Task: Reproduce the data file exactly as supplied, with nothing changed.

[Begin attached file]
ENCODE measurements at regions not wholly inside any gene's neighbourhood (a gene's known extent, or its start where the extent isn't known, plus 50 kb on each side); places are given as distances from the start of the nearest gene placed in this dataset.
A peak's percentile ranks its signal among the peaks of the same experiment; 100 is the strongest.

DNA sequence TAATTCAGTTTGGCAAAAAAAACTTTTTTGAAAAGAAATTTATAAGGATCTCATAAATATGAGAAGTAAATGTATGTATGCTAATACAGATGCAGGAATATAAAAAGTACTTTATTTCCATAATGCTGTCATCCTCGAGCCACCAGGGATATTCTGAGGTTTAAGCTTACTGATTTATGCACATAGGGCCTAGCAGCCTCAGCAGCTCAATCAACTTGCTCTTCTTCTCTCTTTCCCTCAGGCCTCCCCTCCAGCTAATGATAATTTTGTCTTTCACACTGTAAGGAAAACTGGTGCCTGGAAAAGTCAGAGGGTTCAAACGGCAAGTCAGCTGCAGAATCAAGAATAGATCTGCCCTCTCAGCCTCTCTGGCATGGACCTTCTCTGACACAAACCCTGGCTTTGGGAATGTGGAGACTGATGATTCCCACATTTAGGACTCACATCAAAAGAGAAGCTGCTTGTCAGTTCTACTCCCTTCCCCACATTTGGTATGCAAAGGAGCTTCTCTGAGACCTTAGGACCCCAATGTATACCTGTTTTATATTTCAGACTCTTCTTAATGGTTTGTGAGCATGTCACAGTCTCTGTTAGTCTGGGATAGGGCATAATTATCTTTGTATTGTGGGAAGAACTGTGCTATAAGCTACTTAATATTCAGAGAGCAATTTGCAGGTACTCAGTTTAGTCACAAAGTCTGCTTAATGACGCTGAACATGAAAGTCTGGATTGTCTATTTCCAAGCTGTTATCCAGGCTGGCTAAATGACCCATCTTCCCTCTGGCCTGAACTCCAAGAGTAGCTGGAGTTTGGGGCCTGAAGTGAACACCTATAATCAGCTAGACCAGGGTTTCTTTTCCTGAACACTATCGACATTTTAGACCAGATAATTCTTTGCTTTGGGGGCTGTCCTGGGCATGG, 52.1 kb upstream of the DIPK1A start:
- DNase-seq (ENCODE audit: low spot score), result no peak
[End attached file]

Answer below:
ENCODE measurements at regions not wholly inside any gene's neighbourhood (a gene's known extent, or its start where the extent isn't known, plus 50 kb on each side); places are given as distances from the start of the nearest gene placed in this dataset.
A peak's percentile ranks its signal among the peaks of the same experiment; 100 is the strongest.

DNA sequence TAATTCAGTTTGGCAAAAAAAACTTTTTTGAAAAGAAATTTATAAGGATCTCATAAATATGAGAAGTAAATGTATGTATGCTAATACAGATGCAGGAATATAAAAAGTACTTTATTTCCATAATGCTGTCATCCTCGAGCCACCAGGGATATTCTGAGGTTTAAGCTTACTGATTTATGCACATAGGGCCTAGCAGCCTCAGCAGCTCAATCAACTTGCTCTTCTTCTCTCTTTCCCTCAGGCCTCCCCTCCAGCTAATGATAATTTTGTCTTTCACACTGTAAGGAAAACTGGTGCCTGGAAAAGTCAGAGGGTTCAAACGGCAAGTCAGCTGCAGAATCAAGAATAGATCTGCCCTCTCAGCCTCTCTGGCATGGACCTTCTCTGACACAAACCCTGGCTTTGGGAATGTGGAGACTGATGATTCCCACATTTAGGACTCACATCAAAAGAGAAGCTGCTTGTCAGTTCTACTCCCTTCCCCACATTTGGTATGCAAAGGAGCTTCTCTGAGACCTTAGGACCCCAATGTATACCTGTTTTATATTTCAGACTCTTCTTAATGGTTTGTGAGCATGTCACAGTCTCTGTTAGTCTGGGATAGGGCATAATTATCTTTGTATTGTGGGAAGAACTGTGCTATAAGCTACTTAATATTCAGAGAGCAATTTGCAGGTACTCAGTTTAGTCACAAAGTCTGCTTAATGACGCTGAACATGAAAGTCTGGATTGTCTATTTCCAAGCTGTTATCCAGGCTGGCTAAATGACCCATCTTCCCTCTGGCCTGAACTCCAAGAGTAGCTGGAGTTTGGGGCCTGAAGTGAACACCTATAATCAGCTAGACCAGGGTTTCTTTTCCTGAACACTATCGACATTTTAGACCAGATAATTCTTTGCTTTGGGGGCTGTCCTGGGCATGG, 52.1 kb upstream of the DIPK1A start:
- DNase-seq (ENCODE audit: low spot score), result no peak